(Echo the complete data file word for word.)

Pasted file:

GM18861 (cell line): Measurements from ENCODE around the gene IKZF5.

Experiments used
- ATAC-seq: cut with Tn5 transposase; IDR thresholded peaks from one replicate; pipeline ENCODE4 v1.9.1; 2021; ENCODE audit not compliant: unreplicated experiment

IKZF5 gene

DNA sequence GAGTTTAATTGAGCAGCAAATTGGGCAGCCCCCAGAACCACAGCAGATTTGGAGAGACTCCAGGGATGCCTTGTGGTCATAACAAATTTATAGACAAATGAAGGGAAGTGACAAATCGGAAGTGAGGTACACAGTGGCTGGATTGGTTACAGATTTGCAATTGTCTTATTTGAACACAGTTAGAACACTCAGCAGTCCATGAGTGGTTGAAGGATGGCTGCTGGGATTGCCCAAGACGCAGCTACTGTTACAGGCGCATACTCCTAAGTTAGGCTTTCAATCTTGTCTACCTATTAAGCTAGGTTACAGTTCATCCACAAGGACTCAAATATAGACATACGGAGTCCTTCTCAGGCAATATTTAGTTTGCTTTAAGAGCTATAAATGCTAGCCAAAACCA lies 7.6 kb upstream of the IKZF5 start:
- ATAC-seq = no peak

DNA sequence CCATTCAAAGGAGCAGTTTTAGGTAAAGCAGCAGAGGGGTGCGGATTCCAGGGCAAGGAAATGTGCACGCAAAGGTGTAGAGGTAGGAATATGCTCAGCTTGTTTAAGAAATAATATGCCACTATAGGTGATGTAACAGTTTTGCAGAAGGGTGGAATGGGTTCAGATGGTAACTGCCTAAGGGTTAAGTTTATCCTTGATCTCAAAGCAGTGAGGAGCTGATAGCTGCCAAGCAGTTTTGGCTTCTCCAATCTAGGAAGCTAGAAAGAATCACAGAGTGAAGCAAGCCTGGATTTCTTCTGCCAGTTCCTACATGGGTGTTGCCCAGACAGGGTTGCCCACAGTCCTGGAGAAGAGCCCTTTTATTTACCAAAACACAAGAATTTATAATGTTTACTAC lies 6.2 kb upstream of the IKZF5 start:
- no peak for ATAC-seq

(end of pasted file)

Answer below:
GM18861 (cell line): Measurements from ENCODE around the gene IKZF5.

Experiments used
- ATAC-seq: cut with Tn5 transposase; IDR thresholded peaks from one replicate; pipeline ENCODE4 v1.9.1; 2021; ENCODE audit not compliant: unreplicated experiment

IKZF5 gene

DNA sequence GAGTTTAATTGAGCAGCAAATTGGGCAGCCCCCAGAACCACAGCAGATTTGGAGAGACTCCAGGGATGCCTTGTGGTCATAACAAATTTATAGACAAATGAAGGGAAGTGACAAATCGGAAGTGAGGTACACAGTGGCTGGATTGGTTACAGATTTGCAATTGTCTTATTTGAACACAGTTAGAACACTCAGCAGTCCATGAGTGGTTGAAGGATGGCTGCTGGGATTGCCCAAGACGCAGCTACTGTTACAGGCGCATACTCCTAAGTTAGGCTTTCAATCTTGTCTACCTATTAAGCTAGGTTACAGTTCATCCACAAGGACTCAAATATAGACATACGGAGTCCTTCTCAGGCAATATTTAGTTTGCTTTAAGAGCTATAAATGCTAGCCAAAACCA lies 7.6 kb upstream of the IKZF5 start:
- ATAC-seq = no peak

DNA sequence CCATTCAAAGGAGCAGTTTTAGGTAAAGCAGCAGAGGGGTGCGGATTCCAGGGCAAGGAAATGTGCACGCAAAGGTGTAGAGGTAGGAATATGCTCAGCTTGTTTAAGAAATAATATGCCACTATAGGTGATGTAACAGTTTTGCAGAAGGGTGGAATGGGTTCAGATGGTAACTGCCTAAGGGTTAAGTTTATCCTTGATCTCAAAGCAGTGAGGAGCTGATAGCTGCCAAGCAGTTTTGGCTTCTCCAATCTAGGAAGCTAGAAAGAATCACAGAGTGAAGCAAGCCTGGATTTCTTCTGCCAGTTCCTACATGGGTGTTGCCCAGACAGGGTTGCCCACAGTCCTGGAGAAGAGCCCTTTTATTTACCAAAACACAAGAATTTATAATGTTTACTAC lies 6.2 kb upstream of the IKZF5 start:
- no peak for ATAC-seq